Before any more of us jump on the Michael Jordan bandwagon and use his statement about the new-look Miami Heat as a knock against LeBron James for the next decade or so -- before the LeBron-will-never-be-Michael conversations continue -- there are a couple of variables that need to be addressed.
This is what MJ said in his imperfect analogy between his time in the game and the new James-Wade-Bosh triple-team in Miami: "There's no way, with hindsight, I would've ever called up Larry, called up Magic and said, 'Hey, look, let's get together and play on one team.' In all honesty, I was trying to beat those guys."
Fact is, for Jordan to have been in the position -- this is with hindsight, mind you -- to make a move with Larry Bird and Magic Johnson like James, Dwyane Wade and Chris Bosh just did, he would have had to be tight friends with Bird and Magic from the minute they all entered the league. If not before.
Truth is, he wasn't.
The deal with James, Bosh and Wade is as rooted in friendship as the arrangement Kevin McHale and Danny Ainge made that sent Kevin Garnett to Boston. McHale and Ainge were teammates for nine years in Boston and won three rings together. They maintained a friendly relationship as general managers of different franchises in their post-playing careers. Think their history together had nothing to do with KG landing in "Green-ville"?
To ignore the friendship facet of the Heat situation is disingenuous. And to not consider it in making the comparative analysis Jordan did is unfair to Wade, Bosh and James.
Especially James, the one at the center of it all.
Magic, Bird and Jordan, although they liked and respected one another, did not get down like that in their playing days. They weren't friends. Weren't fam. And because of that, it's almost impossible to take what Jordan is saying as an admissible assessment. It's definitely hard to accept it as something we can hold against LeBron for leaving Cleveland to go to Miami.
A more accurate and applicable analogy might have been possible if Jordan had set up a scenario in which he'd played for Charlotte -- near his hometown, the same way Cleveland is near LeBron's Akron -- for the first seven years of his career, during which he'd won no rings and didn't have Scottie Pippen as a teammate or Phil Jackson as a coach. And if he'd imagined further that his contract was up at the same time that, say, Patrick Ewing and Charles Barkley were becoming free agents and Ewing -- already with the Knicks -- pitched the concept of those three friends playing together in New York … if Jordan had set it up that way and still said he would have turned down the opportunity so he could prove he was "the Man," then his comments might be easier to accept and appreciate.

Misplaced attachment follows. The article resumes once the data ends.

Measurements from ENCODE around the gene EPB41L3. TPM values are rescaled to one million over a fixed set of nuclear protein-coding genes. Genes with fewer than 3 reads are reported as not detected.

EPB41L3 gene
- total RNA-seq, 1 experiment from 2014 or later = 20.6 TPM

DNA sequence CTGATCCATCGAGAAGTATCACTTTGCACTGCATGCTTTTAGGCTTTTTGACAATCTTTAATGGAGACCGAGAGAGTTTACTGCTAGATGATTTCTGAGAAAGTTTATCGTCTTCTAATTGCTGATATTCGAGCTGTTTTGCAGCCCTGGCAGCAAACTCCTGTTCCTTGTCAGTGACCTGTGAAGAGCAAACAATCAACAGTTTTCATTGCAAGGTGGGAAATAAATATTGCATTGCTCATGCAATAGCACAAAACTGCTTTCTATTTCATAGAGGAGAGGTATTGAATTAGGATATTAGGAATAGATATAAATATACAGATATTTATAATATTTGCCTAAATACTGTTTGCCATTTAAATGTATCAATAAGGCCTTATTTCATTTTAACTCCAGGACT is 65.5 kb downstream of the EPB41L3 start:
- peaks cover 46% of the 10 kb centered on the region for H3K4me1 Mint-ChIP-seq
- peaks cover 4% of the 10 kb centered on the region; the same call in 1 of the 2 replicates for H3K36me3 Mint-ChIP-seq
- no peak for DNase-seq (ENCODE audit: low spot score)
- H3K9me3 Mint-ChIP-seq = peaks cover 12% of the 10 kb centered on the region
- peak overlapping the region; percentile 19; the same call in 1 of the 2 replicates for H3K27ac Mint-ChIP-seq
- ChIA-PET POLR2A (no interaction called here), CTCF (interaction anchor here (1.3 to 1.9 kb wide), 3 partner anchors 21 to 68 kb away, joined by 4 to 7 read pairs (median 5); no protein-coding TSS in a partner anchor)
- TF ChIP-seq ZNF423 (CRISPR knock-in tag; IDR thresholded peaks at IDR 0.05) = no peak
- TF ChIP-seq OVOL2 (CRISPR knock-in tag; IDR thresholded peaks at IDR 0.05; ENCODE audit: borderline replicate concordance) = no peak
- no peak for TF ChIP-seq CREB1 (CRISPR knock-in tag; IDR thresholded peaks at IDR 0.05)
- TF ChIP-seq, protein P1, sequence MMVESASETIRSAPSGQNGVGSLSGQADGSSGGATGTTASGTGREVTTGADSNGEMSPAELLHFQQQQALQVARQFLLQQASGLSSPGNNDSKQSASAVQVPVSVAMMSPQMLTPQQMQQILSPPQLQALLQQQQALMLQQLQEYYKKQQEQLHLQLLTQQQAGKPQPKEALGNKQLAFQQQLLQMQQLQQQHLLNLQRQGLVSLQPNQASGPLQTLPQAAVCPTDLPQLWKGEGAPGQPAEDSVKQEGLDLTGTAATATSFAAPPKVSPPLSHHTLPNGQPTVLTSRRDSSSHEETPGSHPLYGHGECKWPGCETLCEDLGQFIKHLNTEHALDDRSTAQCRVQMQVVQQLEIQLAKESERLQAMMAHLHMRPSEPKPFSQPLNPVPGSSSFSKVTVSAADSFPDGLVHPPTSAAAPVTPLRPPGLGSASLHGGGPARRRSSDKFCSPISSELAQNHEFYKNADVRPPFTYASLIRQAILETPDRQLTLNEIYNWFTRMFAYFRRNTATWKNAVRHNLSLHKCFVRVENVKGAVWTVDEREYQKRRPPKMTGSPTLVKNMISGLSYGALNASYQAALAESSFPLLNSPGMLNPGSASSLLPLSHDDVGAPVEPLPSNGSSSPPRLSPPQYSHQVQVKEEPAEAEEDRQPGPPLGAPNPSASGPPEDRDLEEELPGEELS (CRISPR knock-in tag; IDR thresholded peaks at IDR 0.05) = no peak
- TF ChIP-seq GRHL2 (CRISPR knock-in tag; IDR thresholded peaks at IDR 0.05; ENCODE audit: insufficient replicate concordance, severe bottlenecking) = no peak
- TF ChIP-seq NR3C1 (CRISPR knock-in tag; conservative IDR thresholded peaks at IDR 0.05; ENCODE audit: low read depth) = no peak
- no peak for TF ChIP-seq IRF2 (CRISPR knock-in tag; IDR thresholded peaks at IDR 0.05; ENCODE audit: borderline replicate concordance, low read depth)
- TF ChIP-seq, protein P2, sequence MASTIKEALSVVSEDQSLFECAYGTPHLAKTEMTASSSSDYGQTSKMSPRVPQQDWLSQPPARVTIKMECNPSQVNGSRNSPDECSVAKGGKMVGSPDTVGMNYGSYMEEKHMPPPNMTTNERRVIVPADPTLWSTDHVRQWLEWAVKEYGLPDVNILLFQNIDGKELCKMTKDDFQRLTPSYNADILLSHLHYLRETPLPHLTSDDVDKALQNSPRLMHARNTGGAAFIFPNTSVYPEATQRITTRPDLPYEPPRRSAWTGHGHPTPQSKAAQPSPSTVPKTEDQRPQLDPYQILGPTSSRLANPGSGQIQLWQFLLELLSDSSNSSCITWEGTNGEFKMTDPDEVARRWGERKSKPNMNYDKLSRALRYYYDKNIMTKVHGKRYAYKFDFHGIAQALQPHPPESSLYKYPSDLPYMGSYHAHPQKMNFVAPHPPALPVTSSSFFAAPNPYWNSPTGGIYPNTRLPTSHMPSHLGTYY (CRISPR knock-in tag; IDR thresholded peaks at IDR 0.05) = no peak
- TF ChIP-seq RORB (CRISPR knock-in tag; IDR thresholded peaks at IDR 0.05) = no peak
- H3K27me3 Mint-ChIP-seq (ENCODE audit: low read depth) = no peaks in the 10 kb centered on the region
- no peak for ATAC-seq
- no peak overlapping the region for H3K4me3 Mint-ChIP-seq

But, of course, that's not Jordan's reality.
His reality right now is that he's the majority owner of the Bobcats. So more important than him saying that he'd never have orchestrated an MJ-Bird-Magic collaboration as a player is whether he'd resist a James-Wade-Bosh-like alliance as an owner.
If we take Michael at his word about wanting "to beat those guys," then he should have the same mentality as an owner as he did as a player. Shouldn't he?
So to follow this logic through from his comments about what he wouldn't do, Jordan would rather try to win a championship with Gerald Wallace and Stephen Jackson on his roster than sign three of the league's 10 best players for his squad. And if one of Jordan's "superstar" players suggested that scenario to him -- as Wade did to the ownership of the Heat -- he'd turn it down!
This is what makes it so hard to believe in what MJ, whose passion to win was unparalleled, just said. It's hard to believe that he'd stay true to what he said he'd never have done as a player if the same opportunity fell into his owner's lap the way the James-Wade-Bosh deal did for Micky Arison in Miami.
And that is what, deep down, makes it hard to believe that even Jordan believes it. Simply put, this is why it would be wrong to take his comments and apply them directly to the situation at hand, why it would be wrong to suggest that Jordan believes the Miami situation is an admission of surrender by LeBron, implying that LBJ is really not a "king" because kings don't join forces with other kings, or that there is room for only one "king" per team.
Outside of the many verifiable truths that are being overlooked here (such as, fundamentally there is no difference between this and the assembling of the original Dream Team), it's hard to believe that Michael Jordan, if given the exact same situation LeBron was in, would have done something differently.
Regardless of what he says.
And it's virtually inconceivable to believe that he will carry that same mentality and philosophy with him as an owner.
He's too smart for that.
So when he says "there's no way" he would have done what LeBron just did, it contradicts almost everything we hold dear when we honor Jordan's legacy. Because the way I see it, LeBron's decision -- right or wrong, agree or disagree -- was about basketball. It was about trying to win championships, not win hearts. It was about an opportunity to make history, not prove a point.
To us, Michael Jordan personifies, defines and embodies winning in the context of team sports. No one did it better. But his comments wreak of something different. It's a fragrance called "For The Love Of Self," not "For The Love Of The Game."
Scoop Jackson is a columnist for ESPN.com.